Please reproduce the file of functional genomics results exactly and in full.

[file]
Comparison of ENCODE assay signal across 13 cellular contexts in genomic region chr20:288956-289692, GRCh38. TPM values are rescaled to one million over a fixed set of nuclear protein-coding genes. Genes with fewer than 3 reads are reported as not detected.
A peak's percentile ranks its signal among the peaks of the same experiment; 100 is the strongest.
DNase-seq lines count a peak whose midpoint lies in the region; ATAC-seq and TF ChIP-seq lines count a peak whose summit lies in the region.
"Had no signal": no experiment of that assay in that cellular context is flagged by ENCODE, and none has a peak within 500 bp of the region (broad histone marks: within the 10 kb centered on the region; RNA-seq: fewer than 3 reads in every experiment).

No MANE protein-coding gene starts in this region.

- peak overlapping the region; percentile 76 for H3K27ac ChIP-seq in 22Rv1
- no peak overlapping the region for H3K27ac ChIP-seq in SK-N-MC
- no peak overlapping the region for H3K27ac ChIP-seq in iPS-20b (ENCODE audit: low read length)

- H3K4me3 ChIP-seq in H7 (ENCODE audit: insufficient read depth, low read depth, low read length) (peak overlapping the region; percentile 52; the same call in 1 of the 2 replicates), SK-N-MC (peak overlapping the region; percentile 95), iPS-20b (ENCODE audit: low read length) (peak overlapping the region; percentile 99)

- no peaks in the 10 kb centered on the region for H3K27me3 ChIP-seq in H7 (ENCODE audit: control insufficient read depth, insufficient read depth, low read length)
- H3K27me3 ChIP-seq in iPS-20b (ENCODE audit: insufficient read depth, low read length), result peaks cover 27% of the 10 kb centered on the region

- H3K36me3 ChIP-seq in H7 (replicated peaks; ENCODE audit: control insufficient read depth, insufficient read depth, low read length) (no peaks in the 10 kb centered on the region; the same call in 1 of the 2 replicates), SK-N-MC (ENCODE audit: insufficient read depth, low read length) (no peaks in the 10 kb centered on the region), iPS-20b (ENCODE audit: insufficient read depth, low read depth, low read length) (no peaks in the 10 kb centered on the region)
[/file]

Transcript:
Comparison of ENCODE assay signal across 13 cellular contexts in genomic region chr20:288956-289692, GRCh38. TPM values are rescaled to one million over a fixed set of nuclear protein-coding genes. Genes with fewer than 3 reads are reported as not detected.
A peak's percentile ranks its signal among the peaks of the same experiment; 100 is the strongest.
DNase-seq lines count a peak whose midpoint lies in the region; ATAC-seq and TF ChIP-seq lines count a peak whose summit lies in the region.
"Had no signal": no experiment of that assay in that cellular context is flagged by ENCODE, and none has a peak within 500 bp of the region (broad histone marks: within the 10 kb centered on the region; RNA-seq: fewer than 3 reads in every experiment).

No MANE protein-coding gene starts in this region.

- peak overlapping the region; percentile 76 for H3K27ac ChIP-seq in 22Rv1
- no peak overlapping the region for H3K27ac ChIP-seq in SK-N-MC
- no peak overlapping the region for H3K27ac ChIP-seq in iPS-20b (ENCODE audit: low read length)

- H3K4me3 ChIP-seq in H7 (ENCODE audit: insufficient read depth, low read depth, low read length) (peak overlapping the region; percentile 52; the same call in 1 of the 2 replicates), SK-N-MC (peak overlapping the region; percentile 95), iPS-20b (ENCODE audit: low read length) (peak overlapping the region; percentile 99)

- no peaks in the 10 kb centered on the region for H3K27me3 ChIP-seq in H7 (ENCODE audit: control insufficient read depth, insufficient read depth, low read length)
- H3K27me3 ChIP-seq in iPS-20b (ENCODE audit: insufficient read depth, low read length), result peaks cover 27% of the 10 kb centered on the region

- H3K36me3 ChIP-seq in H7 (replicated peaks; ENCODE audit: control insufficient read depth, insufficient read depth, low read length) (no peaks in the 10 kb centered on the region; the same call in 1 of the 2 replicates), SK-N-MC (ENCODE audit: insufficient read depth, low read length) (no peaks in the 10 kb centered on the region), iPS-20b (ENCODE audit: insufficient read depth, low read depth, low read length) (no peaks in the 10 kb centered on the region)